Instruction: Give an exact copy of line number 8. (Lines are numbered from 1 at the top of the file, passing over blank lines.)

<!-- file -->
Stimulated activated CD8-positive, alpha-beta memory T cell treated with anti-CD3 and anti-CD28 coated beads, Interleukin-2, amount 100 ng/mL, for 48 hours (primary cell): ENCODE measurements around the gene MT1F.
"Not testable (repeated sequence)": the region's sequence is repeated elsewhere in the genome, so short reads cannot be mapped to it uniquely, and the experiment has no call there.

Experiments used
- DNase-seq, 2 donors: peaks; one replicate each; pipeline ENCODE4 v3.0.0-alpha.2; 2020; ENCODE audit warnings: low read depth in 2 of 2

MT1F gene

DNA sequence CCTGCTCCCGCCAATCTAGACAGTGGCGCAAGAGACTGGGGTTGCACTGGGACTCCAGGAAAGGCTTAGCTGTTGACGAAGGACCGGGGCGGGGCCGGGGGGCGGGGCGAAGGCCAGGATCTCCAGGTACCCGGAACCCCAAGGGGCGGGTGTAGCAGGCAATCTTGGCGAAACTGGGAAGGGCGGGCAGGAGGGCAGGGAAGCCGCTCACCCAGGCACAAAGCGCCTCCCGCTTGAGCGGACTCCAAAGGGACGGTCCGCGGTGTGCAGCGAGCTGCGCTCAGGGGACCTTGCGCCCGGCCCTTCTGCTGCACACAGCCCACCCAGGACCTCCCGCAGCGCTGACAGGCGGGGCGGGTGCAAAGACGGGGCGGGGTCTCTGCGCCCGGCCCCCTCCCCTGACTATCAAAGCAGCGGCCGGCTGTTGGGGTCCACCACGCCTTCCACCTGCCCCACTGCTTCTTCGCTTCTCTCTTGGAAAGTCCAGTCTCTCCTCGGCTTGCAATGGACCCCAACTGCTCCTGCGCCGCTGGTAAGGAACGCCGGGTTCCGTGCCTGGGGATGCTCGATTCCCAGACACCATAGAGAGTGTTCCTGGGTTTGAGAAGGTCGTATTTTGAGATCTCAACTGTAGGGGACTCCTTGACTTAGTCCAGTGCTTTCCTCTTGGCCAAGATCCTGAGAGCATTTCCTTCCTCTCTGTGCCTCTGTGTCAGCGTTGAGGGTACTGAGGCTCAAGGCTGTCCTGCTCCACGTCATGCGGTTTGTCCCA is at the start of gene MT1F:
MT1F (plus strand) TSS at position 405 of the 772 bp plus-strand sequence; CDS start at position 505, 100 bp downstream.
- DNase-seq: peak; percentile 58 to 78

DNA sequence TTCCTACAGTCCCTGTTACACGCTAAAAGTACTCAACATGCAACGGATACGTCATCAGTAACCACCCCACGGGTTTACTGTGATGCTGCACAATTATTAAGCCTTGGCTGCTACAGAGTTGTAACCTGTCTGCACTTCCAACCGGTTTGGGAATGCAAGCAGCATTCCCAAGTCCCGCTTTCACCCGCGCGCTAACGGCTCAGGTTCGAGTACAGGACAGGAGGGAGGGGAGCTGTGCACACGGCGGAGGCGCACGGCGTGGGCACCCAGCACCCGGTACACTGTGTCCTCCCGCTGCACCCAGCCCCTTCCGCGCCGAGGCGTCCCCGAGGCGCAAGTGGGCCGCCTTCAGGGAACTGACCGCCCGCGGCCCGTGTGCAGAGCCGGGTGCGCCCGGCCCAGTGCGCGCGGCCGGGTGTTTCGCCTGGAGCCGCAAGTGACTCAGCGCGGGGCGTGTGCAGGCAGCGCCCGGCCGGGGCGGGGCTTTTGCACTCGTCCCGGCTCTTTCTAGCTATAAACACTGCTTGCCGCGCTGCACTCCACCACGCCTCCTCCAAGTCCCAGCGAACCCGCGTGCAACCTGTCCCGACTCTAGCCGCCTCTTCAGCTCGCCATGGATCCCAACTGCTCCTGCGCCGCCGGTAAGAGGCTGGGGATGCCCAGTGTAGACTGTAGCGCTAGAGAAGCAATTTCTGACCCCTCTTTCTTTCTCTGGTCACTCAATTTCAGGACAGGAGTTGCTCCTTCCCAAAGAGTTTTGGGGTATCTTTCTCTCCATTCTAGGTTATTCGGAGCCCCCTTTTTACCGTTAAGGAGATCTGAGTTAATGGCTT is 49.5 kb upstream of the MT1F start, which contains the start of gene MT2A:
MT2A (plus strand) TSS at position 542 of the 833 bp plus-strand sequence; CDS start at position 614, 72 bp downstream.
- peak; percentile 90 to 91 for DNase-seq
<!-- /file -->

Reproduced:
- DNase-seq: peak; percentile 58 to 78